Another great example of focus is found in the SaaStr Newsletter by Jason Lemkin. As you may have guessed from the title, it’s a newsletter all about SaaS. Rather than creating a newsletter that targeted any and every startup – he’s been able to build a quality subscriber base of SaaS entrepreneurs and professionals because of his laser focus in adding value through both creating and curation.
Establish An Editorial Standard
Curating great content is like writing a great song.
It’s not just the words you say that make a difference; it’s the words you decide to leave out.
People subscribe to newsletters to gain insight into things that they may not have found on their own. A newsletter that shares the same content as every other newsletter is a newsletter that will eventually be ignored and find subscribers falling off in terms of engagement and subscriptions. That’s why in Jason’s description of his newsletter he explains:
There’s not much point in linking to great SaaS content from Mark Suster or Tomasz Tungz or David Cummingsor David Skok … if you’re reading SaaStr, you’re already reading their great stuff. But we’ll highlight uniquely great insights you might not see otherwise.
One of the best examples of a company that leveraged curation to build a raving audience is Mattermark. Boasting more than 80,000 subscribers, their team has an impressive set of editorial guidelines from a content curation perspective. One of their rules for curation is that if the team cannot read the article in full, it gets left behind and doesn’t get featured.
Like Omar said, you’ve gotta have a code.
Here are a few places you can go to find content for your curation efforts:
- RSS Feeds that are linked to resources your audience would enjoy
- Content curation software like Crate, Pinterest and Nuzzel
- Following people on Twitter who share relevant content
- Subscribing to other newsletters that deliver value
Maintain Consistency In Your Efforts
Consistency builds familiarity. Familiarity builds a relationship.
If you can be consistent in your content curation efforts, people will look forward to the content you send them and actively look forward to receiving your updates. You want your audience to get excited when the clock strikes 2:30 on Wednesday because they know that your content is coming. In fact, you want your audience to get upset when you forget to send your newsletter on time. That’s the goal.
You want to create a habit within your audience’s daily, weekly, monthly chaos. For the first few weeks, do a bit of testing around when your first few email subscribers are likely to open your emails and use the optimal time as a benchmark moving forward.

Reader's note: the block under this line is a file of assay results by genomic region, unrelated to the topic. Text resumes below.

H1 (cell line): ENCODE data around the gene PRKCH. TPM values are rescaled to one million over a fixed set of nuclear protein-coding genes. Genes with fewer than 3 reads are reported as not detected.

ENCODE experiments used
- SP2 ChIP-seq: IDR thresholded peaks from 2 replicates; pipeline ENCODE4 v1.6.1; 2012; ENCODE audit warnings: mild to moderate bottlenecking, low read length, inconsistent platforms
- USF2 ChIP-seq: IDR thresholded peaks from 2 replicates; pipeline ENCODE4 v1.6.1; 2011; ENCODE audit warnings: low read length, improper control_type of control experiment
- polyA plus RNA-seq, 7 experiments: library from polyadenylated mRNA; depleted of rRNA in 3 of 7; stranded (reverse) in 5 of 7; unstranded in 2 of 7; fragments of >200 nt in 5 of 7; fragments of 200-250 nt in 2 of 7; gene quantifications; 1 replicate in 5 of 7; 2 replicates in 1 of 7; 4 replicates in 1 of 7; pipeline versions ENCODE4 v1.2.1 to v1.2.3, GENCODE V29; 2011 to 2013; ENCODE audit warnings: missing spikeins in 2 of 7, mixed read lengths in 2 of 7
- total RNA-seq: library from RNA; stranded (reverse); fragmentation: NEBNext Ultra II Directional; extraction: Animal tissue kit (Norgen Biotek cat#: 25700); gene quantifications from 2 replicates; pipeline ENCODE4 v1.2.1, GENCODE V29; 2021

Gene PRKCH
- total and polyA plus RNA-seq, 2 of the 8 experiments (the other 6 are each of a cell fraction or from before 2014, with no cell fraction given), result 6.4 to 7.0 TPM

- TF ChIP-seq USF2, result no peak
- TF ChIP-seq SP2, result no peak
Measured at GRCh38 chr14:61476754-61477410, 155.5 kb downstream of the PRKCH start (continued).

Leverage Various Networks To Drive Awareness
If you’re curating content through an email newsletter like Benedict Evans of A16z, take a page out of his book and promote the content on channels like Twitter as well. If you’re curating content in a newsletter, you can also set up most services to automatically tweet or share on Facebook when you press send. Twitter Cards make it easy to acquire subscriptions:
But don’t just share once published. Be willing to hustle like Ryan Hoover did telling people to sign up for his newsletter after they upvoted products on ProductHunt:
Don’t just limit yourself to a single platform and cross your fingers that it will work. You need to promote your efforts to your target audience across other channels where they spend time.
If you’re creating a newsletter all about the latest insights surrounding artificial intelligence, you’re going to want to share the findings with sites where people interested in this topic will spend time. Whether it’s uploading a link to Hacker News or sharing it directly in subreddits and Facebook groups talking about futurology and AI – there are plenty of opportunities for promotion. Here are a couple of my favorite content distribution tactics.
Beyond content curation, creating content can give you an unfair advantage over your competitors as well.
It’s important to do everything in your power to set startup and business up for success. To increase the likelihood that you will be successful, build a raving audience that loves you before you launch.
What other tactics have you seen brands and startups take to build a bit of buzz and love surrounding their projects before launching?